Hardboiled (or hard-boiled) fiction is a literary genre that shares to some degree its characters and settings with crime fiction (especially detective stories). Although deriving from romantic tradition which emphasized the emotions of apprehension, horror and terror, and awe, the hardboiled fiction deviates from the tradition in the detective’s cynical attitude towards those emotions. The attitude is conveyed through the detective’s self-talk describing to the reader (or—in film—to the viewer) what he is doing and feeling. The genre’s typical protagonist was a detective, who daily witnesses the violence of organized crime that flourished during Prohibition, while dealing with a legal system that had become as corrupt as the organized crime itself. Rendered cynical by this cycle of violence, the detectives of hardboiled fiction are classic antiheros.
The term comes from a process of hardening of an egg; to be hardboiled is to be comparatively tough. The hardboiled detective—originated by Carroll John Daly’s Terry Mack and Race Williams and epitomized by Dashiell Hammett’s Sam Spade and Raymond Chandler’s Philip Marlowe—not only solves mysteries, like his “softer” counterparts, the protagonist confronts violence on a regular basis leading to the burnout and the cynical (so-called “tough”) attitude towards one’s own emotions.
Noir fiction (or roman noir) is a literary genre closely related to hardboiled genre with a distinction that the protagonist is not a detective, but instead either a victim, a suspect, or a perpetrator. Other common characteristics include the self-destructive qualities of the protagonist. A typical protagonist of the Noir fiction is dealing with the legal, political or other system that is no less corrupt than the perpetrator by whom the protagonist is either victimized and/or has to victimize others on a daily basis, leading to lose-lose situation.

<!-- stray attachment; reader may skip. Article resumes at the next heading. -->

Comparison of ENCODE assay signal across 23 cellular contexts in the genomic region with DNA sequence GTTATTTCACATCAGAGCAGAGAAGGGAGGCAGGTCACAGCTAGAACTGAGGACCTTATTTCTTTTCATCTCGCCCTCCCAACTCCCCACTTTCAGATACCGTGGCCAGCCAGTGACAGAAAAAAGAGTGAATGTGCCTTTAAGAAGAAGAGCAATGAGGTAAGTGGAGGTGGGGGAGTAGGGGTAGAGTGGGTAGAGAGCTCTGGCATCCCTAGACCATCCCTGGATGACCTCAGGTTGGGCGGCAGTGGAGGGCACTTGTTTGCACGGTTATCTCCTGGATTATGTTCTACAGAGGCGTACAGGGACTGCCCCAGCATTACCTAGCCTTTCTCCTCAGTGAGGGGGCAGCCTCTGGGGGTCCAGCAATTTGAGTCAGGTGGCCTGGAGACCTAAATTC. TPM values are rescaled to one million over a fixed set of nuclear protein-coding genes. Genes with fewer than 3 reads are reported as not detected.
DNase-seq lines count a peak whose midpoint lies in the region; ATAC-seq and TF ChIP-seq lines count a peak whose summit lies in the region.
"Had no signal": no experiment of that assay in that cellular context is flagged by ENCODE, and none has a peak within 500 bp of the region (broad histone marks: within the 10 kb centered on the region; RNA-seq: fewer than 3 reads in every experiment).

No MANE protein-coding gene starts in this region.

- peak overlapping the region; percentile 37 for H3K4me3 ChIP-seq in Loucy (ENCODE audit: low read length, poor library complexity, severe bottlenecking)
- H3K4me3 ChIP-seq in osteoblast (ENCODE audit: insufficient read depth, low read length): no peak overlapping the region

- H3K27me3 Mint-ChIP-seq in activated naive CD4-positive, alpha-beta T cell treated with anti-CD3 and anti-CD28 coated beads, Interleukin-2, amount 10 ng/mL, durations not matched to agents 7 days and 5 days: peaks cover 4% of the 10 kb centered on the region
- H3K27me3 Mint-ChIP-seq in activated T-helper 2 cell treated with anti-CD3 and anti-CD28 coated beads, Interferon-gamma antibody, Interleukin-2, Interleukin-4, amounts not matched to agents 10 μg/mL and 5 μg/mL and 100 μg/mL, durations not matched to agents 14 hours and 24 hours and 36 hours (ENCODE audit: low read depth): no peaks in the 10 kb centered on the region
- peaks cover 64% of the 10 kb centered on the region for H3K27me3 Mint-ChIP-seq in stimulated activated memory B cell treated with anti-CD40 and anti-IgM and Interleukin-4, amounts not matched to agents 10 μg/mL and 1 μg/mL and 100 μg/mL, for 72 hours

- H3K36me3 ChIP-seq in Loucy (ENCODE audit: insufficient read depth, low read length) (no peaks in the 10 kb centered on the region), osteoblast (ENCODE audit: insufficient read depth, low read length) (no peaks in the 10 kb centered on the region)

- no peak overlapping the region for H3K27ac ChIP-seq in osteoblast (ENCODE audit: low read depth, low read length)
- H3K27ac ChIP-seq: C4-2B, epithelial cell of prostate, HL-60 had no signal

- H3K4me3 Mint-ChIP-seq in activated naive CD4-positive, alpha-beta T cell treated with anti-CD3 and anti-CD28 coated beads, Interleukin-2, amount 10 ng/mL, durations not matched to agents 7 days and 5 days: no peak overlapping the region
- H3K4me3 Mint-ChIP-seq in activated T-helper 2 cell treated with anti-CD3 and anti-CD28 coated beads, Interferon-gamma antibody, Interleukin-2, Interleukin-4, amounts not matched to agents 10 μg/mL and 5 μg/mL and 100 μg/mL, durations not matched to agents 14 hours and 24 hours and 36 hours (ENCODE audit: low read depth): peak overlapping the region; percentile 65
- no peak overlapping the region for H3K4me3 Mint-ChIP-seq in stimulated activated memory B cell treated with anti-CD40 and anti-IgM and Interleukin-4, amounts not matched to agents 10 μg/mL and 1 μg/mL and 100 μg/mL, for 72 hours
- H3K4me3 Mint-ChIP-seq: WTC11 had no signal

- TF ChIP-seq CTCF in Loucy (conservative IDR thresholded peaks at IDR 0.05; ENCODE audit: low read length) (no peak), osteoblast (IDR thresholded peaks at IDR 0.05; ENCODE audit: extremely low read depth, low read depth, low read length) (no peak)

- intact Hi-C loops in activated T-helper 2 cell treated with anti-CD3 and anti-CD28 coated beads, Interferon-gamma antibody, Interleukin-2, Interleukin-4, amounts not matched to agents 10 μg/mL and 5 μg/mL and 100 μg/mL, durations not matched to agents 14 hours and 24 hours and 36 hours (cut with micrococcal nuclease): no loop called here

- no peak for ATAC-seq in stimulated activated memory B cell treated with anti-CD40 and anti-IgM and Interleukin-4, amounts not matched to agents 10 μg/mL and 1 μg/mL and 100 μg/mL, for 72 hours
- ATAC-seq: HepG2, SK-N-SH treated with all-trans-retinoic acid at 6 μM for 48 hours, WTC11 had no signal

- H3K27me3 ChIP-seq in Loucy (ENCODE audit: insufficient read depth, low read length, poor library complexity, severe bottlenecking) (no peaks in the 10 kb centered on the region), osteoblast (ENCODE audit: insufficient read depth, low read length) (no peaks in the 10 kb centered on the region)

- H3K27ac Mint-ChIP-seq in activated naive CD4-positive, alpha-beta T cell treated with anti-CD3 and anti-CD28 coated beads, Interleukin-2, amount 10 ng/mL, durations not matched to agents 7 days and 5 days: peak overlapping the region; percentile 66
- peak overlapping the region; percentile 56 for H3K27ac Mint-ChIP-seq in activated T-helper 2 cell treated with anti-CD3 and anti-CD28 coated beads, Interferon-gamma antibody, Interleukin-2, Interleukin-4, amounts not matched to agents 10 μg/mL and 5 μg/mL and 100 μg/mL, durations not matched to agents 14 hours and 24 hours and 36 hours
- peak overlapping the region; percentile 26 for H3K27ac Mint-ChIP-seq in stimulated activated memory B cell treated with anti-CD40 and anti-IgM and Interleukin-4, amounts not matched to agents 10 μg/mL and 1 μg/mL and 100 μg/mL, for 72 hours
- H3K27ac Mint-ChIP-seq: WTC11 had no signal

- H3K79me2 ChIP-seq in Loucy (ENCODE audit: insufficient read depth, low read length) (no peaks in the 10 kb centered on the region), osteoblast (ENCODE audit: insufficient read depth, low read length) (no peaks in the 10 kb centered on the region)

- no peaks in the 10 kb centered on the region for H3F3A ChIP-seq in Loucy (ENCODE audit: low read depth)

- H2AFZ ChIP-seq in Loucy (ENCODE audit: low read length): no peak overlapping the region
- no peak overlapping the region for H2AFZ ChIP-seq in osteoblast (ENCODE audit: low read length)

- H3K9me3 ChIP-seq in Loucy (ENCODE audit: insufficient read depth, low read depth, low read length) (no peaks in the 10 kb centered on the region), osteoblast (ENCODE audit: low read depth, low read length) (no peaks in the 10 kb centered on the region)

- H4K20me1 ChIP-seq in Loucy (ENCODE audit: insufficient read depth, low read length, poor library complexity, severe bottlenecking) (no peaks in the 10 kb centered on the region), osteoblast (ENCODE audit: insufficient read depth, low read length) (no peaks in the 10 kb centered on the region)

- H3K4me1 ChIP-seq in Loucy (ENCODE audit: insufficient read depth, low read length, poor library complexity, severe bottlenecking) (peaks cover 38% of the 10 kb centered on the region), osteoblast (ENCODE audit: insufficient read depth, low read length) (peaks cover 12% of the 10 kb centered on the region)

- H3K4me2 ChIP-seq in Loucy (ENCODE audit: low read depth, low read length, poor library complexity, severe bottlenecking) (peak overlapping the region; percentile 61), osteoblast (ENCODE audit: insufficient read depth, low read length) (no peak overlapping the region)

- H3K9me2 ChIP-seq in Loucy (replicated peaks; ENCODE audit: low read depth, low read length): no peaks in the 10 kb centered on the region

The term originates from the stories describing the atmosphere during the Prohibition-period in America that were written by hardboiled writers in the early 1940s, that were adapted for screen in Film noir by the Austro-German film-making emigrants in Hollywood who fled the similarly corrupt system in Europe which allowed for the Nazi movement to gain the power. James M. Cain —also regarded as the third major figure of the early hardboiled genre— is regarded an American pioneer of the noir genre. He debuted as a crime novelist in 1934. Other important American writers in the noir genre include Cornell Woolrich, Dorothy B. Hughes, Jim Thompson, David Goodis, Charles Williams, and Elmore Leonard.
Now my problem is that in Spain novela negra is used interchangeably to refer to any of these terms: noir fiction, hardboiled fiction or crime fiction. Usually I employ the term novela negra as crime fiction, when other bloggers prefer to use the term novela policíaca, policial o detectivesca, (or in my view detective fiction). In which case they consider that novela negra is equivalent to hardboiled and/or noir fiction, only.
By the way the Wikipedia entry for crime fiction says:
Crime fiction is the literary genre that fictionalises crimes, their detection, criminals and their motives. It is usually distinguished from mainstream fiction and other genres such as science fiction or historical fiction, but boundaries can be, and indeed are, blurred. It has several sub-genres, including detective fiction (such as the whodunit), legal thriller, courtroom drama and hard-boiled fiction.
In Italy people commonly call a story about detectives or crimes “giallo“(en: yellow), because books of crime fiction have usually had a yellow cover since the thirties.
And the entry for detective fiction reads:
Detective fiction is a sub-genre of crime fiction and mystery fiction in which an investigator or a detective—either professional or amateur—investigates a crime, often murder.
I wonder if this brings some clarification or if it just creates more confusion. What is your view? Comments are welcome.
The idea of this post arose during the conversation I had with Margot Kinberg last Wednesday.